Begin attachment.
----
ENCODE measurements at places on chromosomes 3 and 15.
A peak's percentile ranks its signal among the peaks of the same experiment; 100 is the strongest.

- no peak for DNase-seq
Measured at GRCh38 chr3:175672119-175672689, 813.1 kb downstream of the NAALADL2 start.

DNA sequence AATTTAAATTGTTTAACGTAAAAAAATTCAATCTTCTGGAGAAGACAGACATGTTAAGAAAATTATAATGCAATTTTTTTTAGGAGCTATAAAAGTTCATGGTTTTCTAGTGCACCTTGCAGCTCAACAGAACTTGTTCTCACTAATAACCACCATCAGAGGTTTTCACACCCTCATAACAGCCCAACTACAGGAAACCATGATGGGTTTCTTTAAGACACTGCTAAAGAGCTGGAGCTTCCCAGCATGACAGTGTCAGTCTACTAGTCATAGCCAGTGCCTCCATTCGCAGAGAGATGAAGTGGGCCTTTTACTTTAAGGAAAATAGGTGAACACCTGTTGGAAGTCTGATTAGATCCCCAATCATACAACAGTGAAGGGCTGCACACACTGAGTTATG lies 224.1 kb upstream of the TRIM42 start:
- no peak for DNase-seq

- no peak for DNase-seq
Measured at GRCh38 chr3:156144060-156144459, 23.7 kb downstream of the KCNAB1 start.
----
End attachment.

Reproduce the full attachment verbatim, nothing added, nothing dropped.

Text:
ENCODE measurements at places on chromosomes 3 and 15.
A peak's percentile ranks its signal among the peaks of the same experiment; 100 is the strongest.

- no peak for DNase-seq
Measured at GRCh38 chr3:175672119-175672689, 813.1 kb downstream of the NAALADL2 start.

DNA sequence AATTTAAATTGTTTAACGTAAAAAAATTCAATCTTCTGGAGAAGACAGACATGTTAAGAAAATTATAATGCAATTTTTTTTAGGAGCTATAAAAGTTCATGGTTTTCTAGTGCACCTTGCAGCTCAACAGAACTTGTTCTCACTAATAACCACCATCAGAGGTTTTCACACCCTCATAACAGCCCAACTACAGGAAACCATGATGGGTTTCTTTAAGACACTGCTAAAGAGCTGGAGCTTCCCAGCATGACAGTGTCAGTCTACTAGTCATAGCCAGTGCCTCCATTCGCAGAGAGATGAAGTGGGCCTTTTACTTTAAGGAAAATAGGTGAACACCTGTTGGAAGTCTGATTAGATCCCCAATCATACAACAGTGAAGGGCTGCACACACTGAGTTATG lies 224.1 kb upstream of the TRIM42 start:
- no peak for DNase-seq

- no peak for DNase-seq
Measured at GRCh38 chr3:156144060-156144459, 23.7 kb downstream of the KCNAB1 start.